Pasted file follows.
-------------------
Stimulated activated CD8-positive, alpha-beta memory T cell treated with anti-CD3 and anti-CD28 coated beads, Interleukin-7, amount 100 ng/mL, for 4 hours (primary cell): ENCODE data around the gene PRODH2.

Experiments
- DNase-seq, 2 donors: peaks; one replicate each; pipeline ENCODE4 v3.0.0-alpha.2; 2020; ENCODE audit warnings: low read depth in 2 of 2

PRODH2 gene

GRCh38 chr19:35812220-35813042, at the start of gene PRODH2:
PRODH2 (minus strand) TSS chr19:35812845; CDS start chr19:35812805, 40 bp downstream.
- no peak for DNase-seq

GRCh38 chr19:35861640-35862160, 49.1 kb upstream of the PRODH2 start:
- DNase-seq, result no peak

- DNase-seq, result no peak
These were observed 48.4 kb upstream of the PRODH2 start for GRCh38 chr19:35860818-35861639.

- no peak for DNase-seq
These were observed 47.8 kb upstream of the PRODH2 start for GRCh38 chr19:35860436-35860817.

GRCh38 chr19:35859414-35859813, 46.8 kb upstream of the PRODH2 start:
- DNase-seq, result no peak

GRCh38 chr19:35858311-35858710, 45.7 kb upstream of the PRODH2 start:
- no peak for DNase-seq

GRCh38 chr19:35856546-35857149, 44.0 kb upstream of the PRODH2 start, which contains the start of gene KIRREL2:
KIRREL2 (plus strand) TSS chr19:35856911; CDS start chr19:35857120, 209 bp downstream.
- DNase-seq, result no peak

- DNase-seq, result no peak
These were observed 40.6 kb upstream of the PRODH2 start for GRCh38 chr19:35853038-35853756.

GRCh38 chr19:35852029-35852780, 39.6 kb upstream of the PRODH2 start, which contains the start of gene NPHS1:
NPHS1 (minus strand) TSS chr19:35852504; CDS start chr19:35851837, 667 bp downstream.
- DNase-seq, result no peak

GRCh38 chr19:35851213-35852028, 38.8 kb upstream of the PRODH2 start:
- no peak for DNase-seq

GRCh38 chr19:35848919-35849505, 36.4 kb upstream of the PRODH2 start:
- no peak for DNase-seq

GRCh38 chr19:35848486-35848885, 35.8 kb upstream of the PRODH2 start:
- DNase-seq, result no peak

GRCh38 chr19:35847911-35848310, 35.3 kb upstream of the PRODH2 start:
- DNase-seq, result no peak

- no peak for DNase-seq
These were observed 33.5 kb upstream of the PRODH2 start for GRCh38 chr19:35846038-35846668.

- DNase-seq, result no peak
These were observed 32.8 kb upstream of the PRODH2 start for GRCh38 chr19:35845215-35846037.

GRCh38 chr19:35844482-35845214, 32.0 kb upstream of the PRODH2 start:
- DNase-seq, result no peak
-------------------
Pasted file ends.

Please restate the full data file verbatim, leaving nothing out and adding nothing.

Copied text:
Stimulated activated CD8-positive, alpha-beta memory T cell treated with anti-CD3 and anti-CD28 coated beads, Interleukin-7, amount 100 ng/mL, for 4 hours (primary cell): ENCODE data around the gene PRODH2.

Experiments
- DNase-seq, 2 donors: peaks; one replicate each; pipeline ENCODE4 v3.0.0-alpha.2; 2020; ENCODE audit warnings: low read depth in 2 of 2

PRODH2 gene

GRCh38 chr19:35812220-35813042, at the start of gene PRODH2:
PRODH2 (minus strand) TSS chr19:35812845; CDS start chr19:35812805, 40 bp downstream.
- no peak for DNase-seq

GRCh38 chr19:35861640-35862160, 49.1 kb upstream of the PRODH2 start:
- DNase-seq, result no peak

- DNase-seq, result no peak
These were observed 48.4 kb upstream of the PRODH2 start for GRCh38 chr19:35860818-35861639.

- no peak for DNase-seq
These were observed 47.8 kb upstream of the PRODH2 start for GRCh38 chr19:35860436-35860817.

GRCh38 chr19:35859414-35859813, 46.8 kb upstream of the PRODH2 start:
- DNase-seq, result no peak

GRCh38 chr19:35858311-35858710, 45.7 kb upstream of the PRODH2 start:
- no peak for DNase-seq

GRCh38 chr19:35856546-35857149, 44.0 kb upstream of the PRODH2 start, which contains the start of gene KIRREL2:
KIRREL2 (plus strand) TSS chr19:35856911; CDS start chr19:35857120, 209 bp downstream.
- DNase-seq, result no peak

- DNase-seq, result no peak
These were observed 40.6 kb upstream of the PRODH2 start for GRCh38 chr19:35853038-35853756.

GRCh38 chr19:35852029-35852780, 39.6 kb upstream of the PRODH2 start, which contains the start of gene NPHS1:
NPHS1 (minus strand) TSS chr19:35852504; CDS start chr19:35851837, 667 bp downstream.
- DNase-seq, result no peak

GRCh38 chr19:35851213-35852028, 38.8 kb upstream of the PRODH2 start:
- no peak for DNase-seq

GRCh38 chr19:35848919-35849505, 36.4 kb upstream of the PRODH2 start:
- no peak for DNase-seq

GRCh38 chr19:35848486-35848885, 35.8 kb upstream of the PRODH2 start:
- DNase-seq, result no peak

GRCh38 chr19:35847911-35848310, 35.3 kb upstream of the PRODH2 start:
- DNase-seq, result no peak

- no peak for DNase-seq
These were observed 33.5 kb upstream of the PRODH2 start for GRCh38 chr19:35846038-35846668.

- DNase-seq, result no peak
These were observed 32.8 kb upstream of the PRODH2 start for GRCh38 chr19:35845215-35846037.

GRCh38 chr19:35844482-35845214, 32.0 kb upstream of the PRODH2 start:
- DNase-seq, result no peak